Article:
<p>Indoor venues such as the Metropolitan Museum will require vaccine passports</p>

Indoor venues such as the Metropolitan Museum will require vaccine passports

New York vaccine passport: What are the new rules and how will they affect my trip to NYC?

From next week, children as young as five will have to show proof of vaccination

Lucy Thackray
Thursday 09 December 2021 15:43
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On 6 December New York City’s mayor announced an increase in the use of vaccine passports in the city, including for children.

Although Bill de Blasio mentioned the omicron variant of Covid as one element of concern, he also said the colder weather and holiday mixing were factors in the decision to introduce stricter measures.

So what are the new rules for locals and visitors in the city, and how might they affect your city break?

Here’s everything we know so far.

Is New York introducing vaccine passports?

Yes, in two phases determined by age.

From 14 December, all children aged from five to 11 will be required to have proof of vaccination for “public indoor activities”.

These include dining establishments and indoor entertainment venues such as theatres, bowling alleys, cinemas, museums, aquariums and zoos.

Then, from 27 December, everyone aged 12 and older participating in public indoor activities will be required to show proof of vaccination to get into the same venues (including more grown up pursuits including nightclubs, banquet rooms and fitness studios).

The rules will apply to both locals and visitors.

This is a blow to tourists and visitors from the UK, who have only been able to travel to the city for just over a month, at one of the busiest times of the year for New York tourism.

The UK is currently offering vaccines to children 12 and over in a rollout that was only announced this month, so it is unlikely many UK-based parents of children aged 5-11 will be able to provide this proof of vaccination.

As such, unvaccinated children of this age group will effectively be barred from indoor venues from 14 December.

This follows a previous rule in NYC, introduced in August but only enforced from 13 September, which required people over the age of 12 to show proof that they have had one dose of the vaccine in order to enter indoor venues such as restaurants and theatres.

Do kids have to be fully vaccinated?

No. The rules state that 5-11 year olds have to have had one dose of a vaccine in order to be allowed to enter indoor venues.

From 27 December, however, people 12 and over will have to show that they’ve had at least two doses of a vaccine, or one dose of the one-shot Johnson & Johnson vaccine.

How do I show I am fully vaccinated?

This is currently an issue for foreign tourists.

According to the New York government website, tourists can use the following as proof of vaccination:

  • The NYC COVID Safe App, with your vaccine record uploaded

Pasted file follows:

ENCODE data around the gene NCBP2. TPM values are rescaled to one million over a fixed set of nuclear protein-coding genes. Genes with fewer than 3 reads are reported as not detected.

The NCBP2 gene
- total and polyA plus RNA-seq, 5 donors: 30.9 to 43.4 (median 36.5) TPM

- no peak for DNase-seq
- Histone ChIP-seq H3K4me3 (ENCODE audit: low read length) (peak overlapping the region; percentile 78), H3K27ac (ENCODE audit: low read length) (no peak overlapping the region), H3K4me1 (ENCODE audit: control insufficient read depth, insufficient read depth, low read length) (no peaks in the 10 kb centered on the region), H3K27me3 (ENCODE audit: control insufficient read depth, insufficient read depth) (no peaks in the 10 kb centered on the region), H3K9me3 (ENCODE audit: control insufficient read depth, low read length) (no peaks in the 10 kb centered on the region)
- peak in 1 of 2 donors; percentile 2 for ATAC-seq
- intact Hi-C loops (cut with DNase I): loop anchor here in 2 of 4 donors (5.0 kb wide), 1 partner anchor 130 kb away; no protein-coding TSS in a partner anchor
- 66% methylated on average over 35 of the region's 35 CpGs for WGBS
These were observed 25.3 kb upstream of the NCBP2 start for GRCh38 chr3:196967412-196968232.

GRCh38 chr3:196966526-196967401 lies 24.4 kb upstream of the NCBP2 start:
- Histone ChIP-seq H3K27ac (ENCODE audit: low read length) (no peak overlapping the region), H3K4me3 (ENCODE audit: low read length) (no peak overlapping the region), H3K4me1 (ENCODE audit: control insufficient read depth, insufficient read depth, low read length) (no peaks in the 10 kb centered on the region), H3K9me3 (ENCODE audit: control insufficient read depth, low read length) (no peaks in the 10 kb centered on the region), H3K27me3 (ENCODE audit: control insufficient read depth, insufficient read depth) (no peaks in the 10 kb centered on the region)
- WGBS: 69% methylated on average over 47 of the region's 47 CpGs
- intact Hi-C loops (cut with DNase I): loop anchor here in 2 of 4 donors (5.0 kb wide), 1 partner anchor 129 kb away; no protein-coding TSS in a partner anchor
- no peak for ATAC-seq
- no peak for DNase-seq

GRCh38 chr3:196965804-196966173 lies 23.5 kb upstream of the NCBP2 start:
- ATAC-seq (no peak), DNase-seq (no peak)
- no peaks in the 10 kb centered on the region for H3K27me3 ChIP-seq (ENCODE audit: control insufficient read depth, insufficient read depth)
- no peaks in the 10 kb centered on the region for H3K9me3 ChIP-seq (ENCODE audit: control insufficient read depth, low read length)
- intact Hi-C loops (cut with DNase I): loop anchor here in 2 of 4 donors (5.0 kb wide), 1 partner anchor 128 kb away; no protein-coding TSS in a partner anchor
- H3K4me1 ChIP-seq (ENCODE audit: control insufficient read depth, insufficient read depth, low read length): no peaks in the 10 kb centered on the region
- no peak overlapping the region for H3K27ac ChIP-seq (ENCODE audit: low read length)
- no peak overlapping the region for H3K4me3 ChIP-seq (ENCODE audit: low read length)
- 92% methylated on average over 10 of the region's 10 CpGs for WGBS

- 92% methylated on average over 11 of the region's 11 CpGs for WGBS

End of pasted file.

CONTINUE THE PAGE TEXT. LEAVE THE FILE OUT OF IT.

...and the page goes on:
• The CLEAR Health Pass app (”use the digital vaccine card option in the CLEAR app if you are 18 and older and are fully vaccinated”)

There are also three other options that are tied to having had a vaccine in New York or the wider US.

However, it is unclear at present how foreign vaccine records such as the UK’s NHS Covid Pass may be incorporated into this system.

While UK passes tend to be stored as PDF files, at present the NYC Covid Safe App only accepts image files of “your government issues Covid-19 vaccination card” (a US specific document).

A spokesperson for NYC & Co told The Independent that, while the city is still working out the logistics, tourists should be able to show their NHS Covid Pass along with photo ID - but this has not been confirmed by authorities.

It is unclear at present whether New York City will recognise the UK’s NHS Covid Pass in a more formalised way.

If this is the case, it still won’t help children aged 5-11 in the short term, who are unlikely to have access to either vaccinations or vaccine records for some time.

What other rules will I encounter in New York?

Following an order on 26 November, mask wearing is now compulsory in most indoor venues and public areas where you are mingling with members of the public.

Visitors “should wear a mask at all times when indoors and in a public setting, including at grocery stores, building lobbies, offices, stores, and other common or shared spaces”.

The mask rule applies to everyone over two “who is able to medically tolerate” wearing a mask, and doesn’t apply when you are sitting down to eat or drink.

Might other US cities follow suit?

NYC is the first city to impose this level of vaccine passport rules on its residents and visitors.

San Francisco and LA briefly introduced proof of vaccination for “everyone eligible to get the vaccine”, which soon included children aged 5-11, but amended their rules in late November to apply only to those aged 12 and over.

Since early November, California has mandated proof of vaccination to enter indoor restaurants, cinemas, hair and nail salons, coffee shops, gyms, museums, bowling alleys, performance venues and other spaces.

Since August, New Orleans has also required proof of vaccination or a negative PCR test result for people over 12 in order to access restaurants, bars, and entertainment and events venues, but it does state that tourists can use “an official vaccine record issued by another state [or] foreign nation”.

At the other end of the scale, more conservative states such as Alabama, Florida, Iowa, Montana, North Dakota and Texas have gone as far as banning vaccine passports, or banning businesses from demanding proof of vaccination.

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